Characters Discussed

(Great Characters in Literature)

Henry Miller

Henry Miller, the narrator, who tells about his life in mixed order, including long descriptions of events in his childhood. The narration is stream of consciousness and includes philosophical asides. Even as a child, Miller wanted to die. He recalls his childhood and reflects that he has not gained from enlargement of his world as an adult. He sees no sense in struggling against inevitable failure. He has no ambitions, nothing he wishes to do that he could just as well not do. He has no desire to become a useful member of society. He does not believe in doing things just to earn a living; it is better to starve to death or kill someone else. He thinks people work only because they do not know any better. He takes menial jobs, rather than learning a profession, because they keep his mind free. He claims his whole aim in life is to get near to God and that music is the “can opener of the soul.” He links music to sex and is obsessed with women, even though he seems indifferent (at best) to his wife. He lets his wife support him for a while right after getting married. He has had many jobs; he was fired from them because he inspires distrust. He finally needs a job and applies as a messenger for the Cosmodemonic Telegraph Company of North America. He is rejected but reapplies and is given a job as a manager, responsible for hiring and firing messengers. Miller is berated for having too big a heart; he gives things away, using company funds as well as his own possessions. He goes into debt to be able to give things away, and he constantly looks for sources of loans to him that he never intends to repay. He works hard at his job, trying to give jobs to all the people who need them. The vice president of Cosmodemonic suggests that Miller write a Horatio Alger type of book about the messengers. Miller realizes that the book he writes is bad, and everyone says it is, but he is in love with it. He recognizes that he attempted to do too much, to make it a terrific book even though he is not yet capable of such a thing. He sometimes feels compelled to either write or run away; those are the only choices. In the coda, he admits to walking out on his wife and child at the age of thirty. This begins his new life.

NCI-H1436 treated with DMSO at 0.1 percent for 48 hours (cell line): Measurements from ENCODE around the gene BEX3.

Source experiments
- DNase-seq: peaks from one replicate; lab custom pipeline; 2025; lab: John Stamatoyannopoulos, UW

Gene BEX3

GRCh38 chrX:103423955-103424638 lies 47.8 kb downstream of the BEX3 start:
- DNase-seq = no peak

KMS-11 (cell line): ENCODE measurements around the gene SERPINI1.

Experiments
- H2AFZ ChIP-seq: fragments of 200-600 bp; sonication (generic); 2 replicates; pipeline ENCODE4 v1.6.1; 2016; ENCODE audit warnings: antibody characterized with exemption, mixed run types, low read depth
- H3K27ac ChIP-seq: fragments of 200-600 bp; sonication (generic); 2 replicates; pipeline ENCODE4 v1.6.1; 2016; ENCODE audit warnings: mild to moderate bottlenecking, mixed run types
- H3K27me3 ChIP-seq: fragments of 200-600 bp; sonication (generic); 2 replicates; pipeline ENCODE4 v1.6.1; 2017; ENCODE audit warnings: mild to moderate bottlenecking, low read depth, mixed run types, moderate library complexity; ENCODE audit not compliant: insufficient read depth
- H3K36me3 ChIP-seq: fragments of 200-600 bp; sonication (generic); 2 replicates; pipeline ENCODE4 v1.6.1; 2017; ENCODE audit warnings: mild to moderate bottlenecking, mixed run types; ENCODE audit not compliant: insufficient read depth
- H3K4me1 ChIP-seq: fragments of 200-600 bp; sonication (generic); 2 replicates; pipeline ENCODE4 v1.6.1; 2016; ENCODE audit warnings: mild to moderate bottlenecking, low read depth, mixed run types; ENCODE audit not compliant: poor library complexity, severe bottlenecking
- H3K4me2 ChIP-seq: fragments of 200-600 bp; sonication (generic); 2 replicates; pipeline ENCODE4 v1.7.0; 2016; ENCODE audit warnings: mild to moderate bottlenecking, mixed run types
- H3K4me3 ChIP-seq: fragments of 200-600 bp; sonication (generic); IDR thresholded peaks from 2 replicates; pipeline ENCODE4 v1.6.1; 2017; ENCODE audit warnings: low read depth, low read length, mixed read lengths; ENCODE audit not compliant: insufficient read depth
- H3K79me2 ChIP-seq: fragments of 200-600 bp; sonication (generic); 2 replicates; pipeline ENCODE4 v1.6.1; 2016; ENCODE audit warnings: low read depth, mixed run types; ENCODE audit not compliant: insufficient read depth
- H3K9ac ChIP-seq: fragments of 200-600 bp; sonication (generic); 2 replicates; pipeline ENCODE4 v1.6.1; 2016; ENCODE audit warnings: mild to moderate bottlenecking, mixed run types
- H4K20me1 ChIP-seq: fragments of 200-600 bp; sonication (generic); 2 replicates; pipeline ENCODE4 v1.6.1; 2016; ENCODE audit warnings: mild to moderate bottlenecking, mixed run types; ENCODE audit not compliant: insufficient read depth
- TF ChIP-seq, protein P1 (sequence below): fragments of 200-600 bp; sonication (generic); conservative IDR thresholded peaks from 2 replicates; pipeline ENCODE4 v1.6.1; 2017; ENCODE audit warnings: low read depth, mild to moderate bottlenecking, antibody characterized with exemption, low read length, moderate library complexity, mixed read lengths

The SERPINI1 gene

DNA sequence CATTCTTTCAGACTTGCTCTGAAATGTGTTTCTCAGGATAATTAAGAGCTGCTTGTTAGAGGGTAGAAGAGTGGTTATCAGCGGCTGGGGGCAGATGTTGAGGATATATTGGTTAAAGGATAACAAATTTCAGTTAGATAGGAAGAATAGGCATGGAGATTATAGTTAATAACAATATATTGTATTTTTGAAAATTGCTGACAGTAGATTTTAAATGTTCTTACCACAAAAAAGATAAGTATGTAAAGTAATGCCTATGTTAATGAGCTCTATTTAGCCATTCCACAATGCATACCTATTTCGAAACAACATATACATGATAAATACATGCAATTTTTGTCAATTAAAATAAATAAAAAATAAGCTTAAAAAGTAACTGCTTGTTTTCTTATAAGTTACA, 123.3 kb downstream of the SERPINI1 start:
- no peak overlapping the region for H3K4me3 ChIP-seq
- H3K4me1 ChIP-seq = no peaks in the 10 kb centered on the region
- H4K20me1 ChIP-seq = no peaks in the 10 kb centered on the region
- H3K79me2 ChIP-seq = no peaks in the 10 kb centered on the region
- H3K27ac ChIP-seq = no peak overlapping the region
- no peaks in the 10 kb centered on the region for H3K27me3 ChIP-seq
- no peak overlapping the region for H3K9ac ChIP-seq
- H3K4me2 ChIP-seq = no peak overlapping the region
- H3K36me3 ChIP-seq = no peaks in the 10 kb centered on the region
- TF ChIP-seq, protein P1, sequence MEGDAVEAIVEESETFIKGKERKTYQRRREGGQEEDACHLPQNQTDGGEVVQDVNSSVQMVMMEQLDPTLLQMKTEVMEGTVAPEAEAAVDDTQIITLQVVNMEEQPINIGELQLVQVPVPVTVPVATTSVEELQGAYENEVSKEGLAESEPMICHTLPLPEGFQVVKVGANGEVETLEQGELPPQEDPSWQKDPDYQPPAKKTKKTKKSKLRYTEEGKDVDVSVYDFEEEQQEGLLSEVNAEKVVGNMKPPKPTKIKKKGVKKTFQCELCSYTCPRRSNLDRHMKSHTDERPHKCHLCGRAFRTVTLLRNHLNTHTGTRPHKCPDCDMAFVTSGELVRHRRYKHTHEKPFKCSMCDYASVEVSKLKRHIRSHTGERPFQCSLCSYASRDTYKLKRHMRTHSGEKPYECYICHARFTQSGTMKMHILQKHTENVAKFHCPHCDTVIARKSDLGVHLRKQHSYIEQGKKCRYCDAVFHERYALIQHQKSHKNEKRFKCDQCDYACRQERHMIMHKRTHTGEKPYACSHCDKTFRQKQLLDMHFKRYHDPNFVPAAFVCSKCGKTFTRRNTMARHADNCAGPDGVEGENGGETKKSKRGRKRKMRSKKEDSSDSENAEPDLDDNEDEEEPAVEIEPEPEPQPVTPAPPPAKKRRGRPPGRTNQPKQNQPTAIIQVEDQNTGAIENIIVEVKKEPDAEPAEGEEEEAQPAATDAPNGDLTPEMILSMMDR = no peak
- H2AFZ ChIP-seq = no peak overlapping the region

Gottlieb Leberecht Müller

Gottlieb Leberecht Müller, who has lost his identity. He is an alter ego of Miller and narrates the interlude near the end of the book. Things he does under this name are regarded as crazy. He plays the piano madly, improvising incredible music.

Lola Niessen

Lola Niessen, Müller’s piano teacher, a woman in her late twenties with a sallow complexion, bilious-looking eyes, warts, and a mustache. She is very hairy, which excites Müller. He loses his virginity to her when he is fifteen years old.


Mara, a woman whom Miller visits in the dance hall in the coda to the book....

(The entire section is 1195 words.)


(Beacham's Encyclopedia of Popular Fiction)

As is always the case in Miller's auto-novels, it is the narrative consciousness and sensibility of the author that is the only real...

(The entire section is 216 words.)